Social Security

Social security programs are typically created to provide monetary assistance to individuals with inadequate or no income. In the United States, Social Security refers to a federal insurance program that provides benefits to retired persons and those who are unemployed or disabled. The Social Security program encompasses retirement income, disability income, Medicare, Medicaid, and death and survivorship benefits. Every year, the government pays out hundreds of billions of dollars through various Social Security programs.

The specific eligibility requirements for Social Security vary depending on the type of benefits an individual is seeking. A person’s age and the number of years that he or she has worked will be a factor. For all Social Security programs except Supplemental Security Income (SSI), the worker must have worked for a number of years and earned enough of what Social Security refers to as “work credits” by the time the individual claims retirement benefits, becomes disabled, or dies.

Work credits are units that count toward entitlement for Social Security benefits. They are based on earnings over the course of employment. A person can earn up to four credits each year. Typically, one credit is awarded per quarter of earning as long as the person earns a certain amount. This amount is set by the government and changes from year to year. Ten years of working (40 credits) is generally sufficient to qualify for Social Security.

The amount of benefits that an individual will receive under Social Security programs is not related to financial need, except for SSI. Instead, Social Security benefits are based on the wages a person has earned while working over a number of years. The Social Security program keeps track of how much a person has earned over his or her lifetime and pays benefits accordingly.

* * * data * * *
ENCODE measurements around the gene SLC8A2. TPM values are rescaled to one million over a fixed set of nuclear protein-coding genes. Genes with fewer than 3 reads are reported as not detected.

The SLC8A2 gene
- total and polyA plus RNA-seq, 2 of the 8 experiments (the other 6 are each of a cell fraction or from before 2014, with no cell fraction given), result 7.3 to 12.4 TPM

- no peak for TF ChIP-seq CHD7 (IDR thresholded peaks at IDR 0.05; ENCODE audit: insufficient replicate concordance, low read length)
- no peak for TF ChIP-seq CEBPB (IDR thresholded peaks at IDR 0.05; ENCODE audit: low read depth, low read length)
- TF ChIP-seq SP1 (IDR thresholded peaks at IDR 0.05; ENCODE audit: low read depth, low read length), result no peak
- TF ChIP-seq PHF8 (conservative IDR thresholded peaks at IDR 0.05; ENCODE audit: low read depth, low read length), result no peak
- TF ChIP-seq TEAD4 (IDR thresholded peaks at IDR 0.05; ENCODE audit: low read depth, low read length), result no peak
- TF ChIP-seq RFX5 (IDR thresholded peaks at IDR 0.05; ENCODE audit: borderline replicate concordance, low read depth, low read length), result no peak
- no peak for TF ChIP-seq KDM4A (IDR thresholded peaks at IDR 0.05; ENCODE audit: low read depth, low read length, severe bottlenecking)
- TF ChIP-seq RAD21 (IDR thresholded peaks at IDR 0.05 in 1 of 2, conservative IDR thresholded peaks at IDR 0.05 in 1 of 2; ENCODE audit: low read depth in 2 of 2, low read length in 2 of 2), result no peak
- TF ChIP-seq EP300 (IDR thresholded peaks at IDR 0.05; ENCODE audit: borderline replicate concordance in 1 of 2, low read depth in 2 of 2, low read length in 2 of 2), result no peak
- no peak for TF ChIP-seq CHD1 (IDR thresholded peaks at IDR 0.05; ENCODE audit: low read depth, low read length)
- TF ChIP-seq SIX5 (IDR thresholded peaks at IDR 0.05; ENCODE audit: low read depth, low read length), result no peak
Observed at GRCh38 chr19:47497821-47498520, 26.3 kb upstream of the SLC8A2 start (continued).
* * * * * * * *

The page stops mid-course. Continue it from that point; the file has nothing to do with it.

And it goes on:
Social Security considers 65 years of age to be the full retirement age. Full retirement age refers to the age at which a person qualifies for full retirement benefits. However, as life expectancies increase, the retirement age is gradually increasing as well. If a person was born before 1938, 65 years of age is considered the retirement age, whereas for a person born after 1960, the retirement age is 67.

It is important to note that while a person may qualify for more than one type of Social Security benefit, he or she can collect only one at a time. For example, you may qualify for both retirement and disability at the same time. In such an instance, you could collect whichever benefit is higher, but not both.

If employees who have paid into the Social Security program die before they are able to claim their benefits, their surviving family members may apply for Social Security benefits. The U.S. government allows benefits for survivors and certain dependents, such as widows or widowers, unmarried children under the age of 18, dependent parents, and children who were disabled prior to reaching the age of 22. A dependent is defined as a family member who may be eligible for benefits based on a worker’s earning record with the Social Security Administration.

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